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By: "Edith A. Chenault" - December 1996
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COLLEGE STATION -- The newest lean meat is probably as old as time itself, and a recent survey by Texas A&M University shows that retailers in the United States would put more into their meat cases if they had a steady supply.

Goat meat offers consumers a lowfat meat, according to Dr. Ernie Davis, agricultural economist with the Texas Agricultural Extension Service.

"It's a very tasty item," said Davis, who helped conduct the survey of wholesale meat distributors, chain restaurants, independent restaurants, chain food stores and independent grocery stores.

These commercial retailers felt like they would be able to sell an estimated 4.8 million carcasses a year if supplied the meat.

Presently, there are about 800,000 meat goats in the United States and 700,000 of those are in Texas, according to Zane Willard of San Angelo, executive secretary of the Texas Sheep and Goat Raisers Association.

"Goat meat is the No. 1 consumed meat in the world," Willard said. It's also been consumed for centuries.

Federally-inspected plants processed 326,000 goats last year, about one-third of the total number of goats slaughtered in the nation. Most of the goat consumption in the United States is ethnic and the slaughter is done at the farm level, Davis said. Much of the traditional Texas consumption is of cabrito, a young tender goat.

The next step in promoting goat meat as the newest lean meat is a series of consumer taste panels that will be conducted soon by Texas A&M.

Also, in-store advertising, on-site cooking demonstrations and recipes and price specials in grocery stores would play an integral role in whether goat meat is widely accepted by consumers, Davis said. The main thrust of consumer acceptance would still entail working with chain restaurants, supplying them with recipes.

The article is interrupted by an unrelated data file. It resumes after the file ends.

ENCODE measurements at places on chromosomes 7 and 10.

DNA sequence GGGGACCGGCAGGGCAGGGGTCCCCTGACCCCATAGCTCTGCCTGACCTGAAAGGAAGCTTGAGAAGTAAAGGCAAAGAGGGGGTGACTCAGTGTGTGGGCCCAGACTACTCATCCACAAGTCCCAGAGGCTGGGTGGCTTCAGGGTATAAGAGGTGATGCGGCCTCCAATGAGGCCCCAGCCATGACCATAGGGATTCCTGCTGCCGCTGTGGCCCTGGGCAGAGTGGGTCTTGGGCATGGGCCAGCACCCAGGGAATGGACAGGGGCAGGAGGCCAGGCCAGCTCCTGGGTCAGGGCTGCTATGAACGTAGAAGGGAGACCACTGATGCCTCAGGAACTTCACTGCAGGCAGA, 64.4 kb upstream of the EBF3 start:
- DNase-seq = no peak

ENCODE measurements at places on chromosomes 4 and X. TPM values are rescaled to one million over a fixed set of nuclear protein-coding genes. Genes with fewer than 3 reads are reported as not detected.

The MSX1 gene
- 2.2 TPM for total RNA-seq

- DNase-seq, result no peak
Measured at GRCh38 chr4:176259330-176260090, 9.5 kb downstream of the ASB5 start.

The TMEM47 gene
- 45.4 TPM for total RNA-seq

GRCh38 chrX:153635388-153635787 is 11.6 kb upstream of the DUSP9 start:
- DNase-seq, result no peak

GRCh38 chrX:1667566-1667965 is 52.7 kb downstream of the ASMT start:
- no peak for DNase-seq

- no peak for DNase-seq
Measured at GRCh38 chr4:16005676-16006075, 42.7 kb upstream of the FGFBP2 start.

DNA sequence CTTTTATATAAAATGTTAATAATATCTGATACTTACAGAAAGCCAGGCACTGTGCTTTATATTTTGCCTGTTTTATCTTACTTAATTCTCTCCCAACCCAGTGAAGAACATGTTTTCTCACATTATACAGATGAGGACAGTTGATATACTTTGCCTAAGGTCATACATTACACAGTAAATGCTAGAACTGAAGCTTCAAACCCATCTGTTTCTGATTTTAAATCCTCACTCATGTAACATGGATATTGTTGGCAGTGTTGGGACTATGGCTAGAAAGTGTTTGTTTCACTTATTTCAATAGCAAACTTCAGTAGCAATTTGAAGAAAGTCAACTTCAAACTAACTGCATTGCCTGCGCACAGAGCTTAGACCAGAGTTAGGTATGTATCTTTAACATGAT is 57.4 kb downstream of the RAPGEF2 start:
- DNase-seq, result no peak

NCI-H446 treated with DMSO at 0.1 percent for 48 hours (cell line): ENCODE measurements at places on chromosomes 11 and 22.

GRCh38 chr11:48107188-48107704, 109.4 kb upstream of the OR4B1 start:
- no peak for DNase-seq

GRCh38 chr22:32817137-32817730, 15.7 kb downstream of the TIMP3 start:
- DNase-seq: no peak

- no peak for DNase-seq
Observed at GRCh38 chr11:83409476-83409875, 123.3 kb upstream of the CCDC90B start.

"We want to ensure that the goat-eating experience is very satisfactory to people. It wouldn't be something they would just take home and cook because it is low in fat. If it was cooked wrong, it wouldn't be a good experience for them."

Norman Kohls, a meat goat producer from Eldorado, thinks there is a future in that business.

"Everything you do in terms of marketing is supply and demand." Kohls said. "We don't meet demand here in the United States. If we can raise them, there is a market somewhere for them. And I think this thing is growing so fast it is the wave of the future."

There are many people who are either raising or poised to raise meat goats, Davis said.

"It's not a problem at all getting people interested in raising goats," he explained. "We've got a lot of goat producers out there right now. The problem is trying to coordinate those efforts where they're raising the right type of breed."

Goats are the oldest domesticated animal in the world, except for dogs. Every breed of goat -- even dairy -- has been used as a meat goat at one time or another.

Davis said the most common meat breed -- the Spanish goat -- is so active and playful that it would be hard to raise it to the 100- to 110-pound live weight that would be needed for the market.

"I think the problem is being able to increase the size to 110 pounds at one year of age and be able to furnish a plumper, fuller carcass to the industry. If you're going to case-ready cuts, you're going to have to furnish a larger, leaner cut."

One way to do this is to crossbreed goats, he said. Among those crosses being investigated are the crossing of traditional meat breeds with the large South African Boer goat.

Meat goats could be a lucrative option for West Texas sheep and goat producers who have lost governmental incentives, according to Dr. Frank Craddock, Extension sheep and goat specialist.

Additionally, Craddock feels goats may be a good option for East Texas landowners. Since goats are small animals, they can easily be raised on a little piece of land -- it takes only one to three acres for each goat, he said.

However, there are several considerations would-be producers need to keep in mind.

"Goats are a very active animal and they like to travel and go through fences. They can find holes that most animals can't. Producers have to have good fencing."

Additionally, internal and external parasites and predators such as coyotes and wild dogs could be a problem, especially in the eastern part of the state, he said.

About the author: Writer: Edith A. Chenault, (979) 845-2886,
Contact: Dr. Ernie Davis, (979) 845-4351, Zane Willard, (915) 659-8777

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